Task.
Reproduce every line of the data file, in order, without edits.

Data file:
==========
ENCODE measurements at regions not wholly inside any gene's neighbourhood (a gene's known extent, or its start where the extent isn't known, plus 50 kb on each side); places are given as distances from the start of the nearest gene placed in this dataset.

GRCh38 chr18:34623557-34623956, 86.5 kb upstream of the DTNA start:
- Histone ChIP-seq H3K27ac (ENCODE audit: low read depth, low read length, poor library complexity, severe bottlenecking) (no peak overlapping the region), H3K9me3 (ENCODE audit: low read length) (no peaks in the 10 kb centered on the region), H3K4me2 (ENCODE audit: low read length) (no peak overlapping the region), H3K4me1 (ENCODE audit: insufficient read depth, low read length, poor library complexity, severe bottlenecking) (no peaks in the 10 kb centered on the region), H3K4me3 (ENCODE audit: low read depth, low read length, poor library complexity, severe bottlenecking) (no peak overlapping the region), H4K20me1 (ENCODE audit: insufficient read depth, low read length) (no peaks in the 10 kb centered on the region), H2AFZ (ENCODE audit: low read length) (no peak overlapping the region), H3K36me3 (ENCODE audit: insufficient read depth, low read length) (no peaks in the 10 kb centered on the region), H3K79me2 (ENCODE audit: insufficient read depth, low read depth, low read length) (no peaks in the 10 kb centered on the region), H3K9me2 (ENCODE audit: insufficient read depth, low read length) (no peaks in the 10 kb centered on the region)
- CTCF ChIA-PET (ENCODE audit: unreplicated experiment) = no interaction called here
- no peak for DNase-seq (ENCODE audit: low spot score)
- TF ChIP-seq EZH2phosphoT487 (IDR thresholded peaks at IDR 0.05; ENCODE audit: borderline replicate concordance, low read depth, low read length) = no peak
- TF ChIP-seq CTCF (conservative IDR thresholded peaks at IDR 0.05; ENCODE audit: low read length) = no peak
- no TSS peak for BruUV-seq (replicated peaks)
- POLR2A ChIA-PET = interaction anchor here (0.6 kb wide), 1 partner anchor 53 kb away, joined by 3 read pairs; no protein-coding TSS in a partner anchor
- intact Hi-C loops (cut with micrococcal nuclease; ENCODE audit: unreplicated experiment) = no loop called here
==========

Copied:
ENCODE measurements at regions not wholly inside any gene's neighbourhood (a gene's known extent, or its start where the extent isn't known, plus 50 kb on each side); places are given as distances from the start of the nearest gene placed in this dataset.

GRCh38 chr18:34623557-34623956, 86.5 kb upstream of the DTNA start:
- Histone ChIP-seq H3K27ac (ENCODE audit: low read depth, low read length, poor library complexity, severe bottlenecking) (no peak overlapping the region), H3K9me3 (ENCODE audit: low read length) (no peaks in the 10 kb centered on the region), H3K4me2 (ENCODE audit: low read length) (no peak overlapping the region), H3K4me1 (ENCODE audit: insufficient read depth, low read length, poor library complexity, severe bottlenecking) (no peaks in the 10 kb centered on the region), H3K4me3 (ENCODE audit: low read depth, low read length, poor library complexity, severe bottlenecking) (no peak overlapping the region), H4K20me1 (ENCODE audit: insufficient read depth, low read length) (no peaks in the 10 kb centered on the region), H2AFZ (ENCODE audit: low read length) (no peak overlapping the region), H3K36me3 (ENCODE audit: insufficient read depth, low read length) (no peaks in the 10 kb centered on the region), H3K79me2 (ENCODE audit: insufficient read depth, low read depth, low read length) (no peaks in the 10 kb centered on the region), H3K9me2 (ENCODE audit: insufficient read depth, low read length) (no peaks in the 10 kb centered on the region)
- CTCF ChIA-PET (ENCODE audit: unreplicated experiment) = no interaction called here
- no peak for DNase-seq (ENCODE audit: low spot score)
- TF ChIP-seq EZH2phosphoT487 (IDR thresholded peaks at IDR 0.05; ENCODE audit: borderline replicate concordance, low read depth, low read length) = no peak
- TF ChIP-seq CTCF (conservative IDR thresholded peaks at IDR 0.05; ENCODE audit: low read length) = no peak
- no TSS peak for BruUV-seq (replicated peaks)
- POLR2A ChIA-PET = interaction anchor here (0.6 kb wide), 1 partner anchor 53 kb away, joined by 3 read pairs; no protein-coding TSS in a partner anchor
- intact Hi-C loops (cut with micrococcal nuclease; ENCODE audit: unreplicated experiment) = no loop called here